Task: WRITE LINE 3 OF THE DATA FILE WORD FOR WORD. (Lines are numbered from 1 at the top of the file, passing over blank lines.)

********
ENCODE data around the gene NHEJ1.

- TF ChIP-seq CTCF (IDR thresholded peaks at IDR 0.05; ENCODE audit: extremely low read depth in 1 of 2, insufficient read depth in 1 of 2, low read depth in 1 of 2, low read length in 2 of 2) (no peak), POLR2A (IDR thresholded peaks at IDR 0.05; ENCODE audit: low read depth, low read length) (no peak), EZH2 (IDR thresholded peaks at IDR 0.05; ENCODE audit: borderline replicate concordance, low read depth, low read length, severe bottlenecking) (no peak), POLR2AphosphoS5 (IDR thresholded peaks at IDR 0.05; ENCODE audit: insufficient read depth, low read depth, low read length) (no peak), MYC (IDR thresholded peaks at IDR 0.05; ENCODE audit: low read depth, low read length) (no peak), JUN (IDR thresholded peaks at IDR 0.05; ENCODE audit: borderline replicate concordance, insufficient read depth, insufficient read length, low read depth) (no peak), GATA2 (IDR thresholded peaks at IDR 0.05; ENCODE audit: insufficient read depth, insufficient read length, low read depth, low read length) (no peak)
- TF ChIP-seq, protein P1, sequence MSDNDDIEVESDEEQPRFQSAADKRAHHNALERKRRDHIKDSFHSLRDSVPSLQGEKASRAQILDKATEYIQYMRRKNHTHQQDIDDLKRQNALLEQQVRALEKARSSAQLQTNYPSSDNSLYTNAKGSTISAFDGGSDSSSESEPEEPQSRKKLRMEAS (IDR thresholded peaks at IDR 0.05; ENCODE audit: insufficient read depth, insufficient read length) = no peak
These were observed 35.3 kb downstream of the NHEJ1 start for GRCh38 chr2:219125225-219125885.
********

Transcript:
- TF ChIP-seq, protein P1, sequence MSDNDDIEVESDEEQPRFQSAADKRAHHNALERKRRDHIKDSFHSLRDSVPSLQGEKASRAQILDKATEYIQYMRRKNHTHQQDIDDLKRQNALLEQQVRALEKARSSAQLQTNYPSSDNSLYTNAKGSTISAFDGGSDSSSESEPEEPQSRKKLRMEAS (IDR thresholded peaks at IDR 0.05; ENCODE audit: insufficient read depth, insufficient read length) = no peak